How long does keto insomnia last?
The short answer is too long! Insomnia can be a miserable experience and even a couple of nights of disrupted sleep can undermine your mental and physical performance.
The longer answer is that it’s hard to say how long or even if the keto diet will cause insomnia. Some people sleep like babies throughout their keto induction while other people experience significant sleep disruption for a week or so.
In most cases, sleep returns to normal soon after keto induction, so make sure you do your best to get through that phase as quickly as possible. That means keeping your carb intake to 20-30 grams per day and doing some exercise to deplete your glycogen stores more quickly. You may also wish to use glucose dispersal agents such as chromium picolinate, vanadyl sulfate, alpha linoleic acid and conjugated linoleic acid (ALA and CLA), and cinnamon.
If you do these things, you should transition quickly into ketosis, and keto insomnia should cease to be a problem. If your insomnia lasts longer than a couple of weeks, you may need to address other aspects of your sleep.
How to overcome keto insomnia
If you are unlucky enough to experience keto insomnia, there are several things you can do to stop it ruining your life. If your sleep is disrupted, put the following strategies into action as soon as you can.
1. Don’t eat too late
Food gives you energy, and energy can keep you awake. Avoid this problem by eating earlier and having a couple of hours between your last meal of the day and your bedtime. This will also give your body time to digest the food you have eaten. Going to bed with a stomach full of food can also interfere with sleep.
2. Rebalance your electrolytes
Avoid things like muscle cramps and tremors by rebalancing your electrolytes. Make sure your diet contains plenty of leafy green vegetables, nuts, seeds, and other mineral-dense foods. A pre-sleep magnesium supplement may also enhance your sleep. ZMA, a blend of zinc, magnesium, and vitamin B, has been proven to be very useful for improving the length and depth of sleep.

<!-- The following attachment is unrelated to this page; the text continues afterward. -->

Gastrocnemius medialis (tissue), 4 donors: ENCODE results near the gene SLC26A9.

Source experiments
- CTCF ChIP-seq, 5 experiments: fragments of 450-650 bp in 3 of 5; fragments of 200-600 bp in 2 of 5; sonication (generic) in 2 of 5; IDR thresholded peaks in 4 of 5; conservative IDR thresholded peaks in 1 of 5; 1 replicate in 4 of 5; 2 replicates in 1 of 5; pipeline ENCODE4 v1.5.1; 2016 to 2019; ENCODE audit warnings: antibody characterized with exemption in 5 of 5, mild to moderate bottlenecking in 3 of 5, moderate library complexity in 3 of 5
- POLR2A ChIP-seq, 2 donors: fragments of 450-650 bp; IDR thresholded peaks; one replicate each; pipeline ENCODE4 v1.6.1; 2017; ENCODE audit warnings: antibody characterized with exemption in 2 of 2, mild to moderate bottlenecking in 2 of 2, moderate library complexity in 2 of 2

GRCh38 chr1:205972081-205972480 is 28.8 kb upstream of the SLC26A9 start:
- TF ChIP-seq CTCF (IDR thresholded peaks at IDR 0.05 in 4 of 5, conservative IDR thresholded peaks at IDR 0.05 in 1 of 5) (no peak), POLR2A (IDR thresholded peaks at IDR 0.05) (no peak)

3. Eat your carbs in your last meal of the day
While you can’t eat a lot of carbs on the keto diet, you may find that consuming your carb allowance in your last meal of your day will help you sleep. Use a diet app to track your macros so that you know what you can and can’t eat.
4. Reduce your water intake toward the end of your day
Frequent night-time trips to the bathroom will play havoc with your desire to get a good night’s sleep. Avoid this problem by enforcing a water curfew. Avoid drinking too much water after about 6pm. That way, you should have done most of your peeing before you try and sleep. If you must drink after this time, just sip very small amounts of water to control your thirst.
5. Avoid caffeine after 3pm
Caffeine is a powerful stimulant that can definitely disrupt your sleep. While you may welcome the extra energy that caffeine can provide, abusing things like coffee and diet cola could also interfere with your sleep.
Cut out caffeine from about 3pm. That way, when it’s time to go to bed, you will no longer be under the influence of caffeine and are more likely to feel sleepy.
6. Try a melatonin supplement
Melatonin is a precursor of serotonin and serotonin can help you sleep. Available in supplement form, 2 to 5 grams per night should be enough to help you sleep. Unlike many sleep medications, melatonin is generally considered safe, is non-addictive, and is available without a prescription. You can buy it from health food stores and most pharmacies.
Additional tips and tricks for a better nights’ sleep
While the keto diet can be responsible for disrupted sleep, other causes need to be considered. In many instances, issues with insomnia go beyond your diet, and the root cause is actually your lifestyle.
Here as eight fixes that will increase your chances of getting a good nights’ sleep.
1. Reintroduce bedtime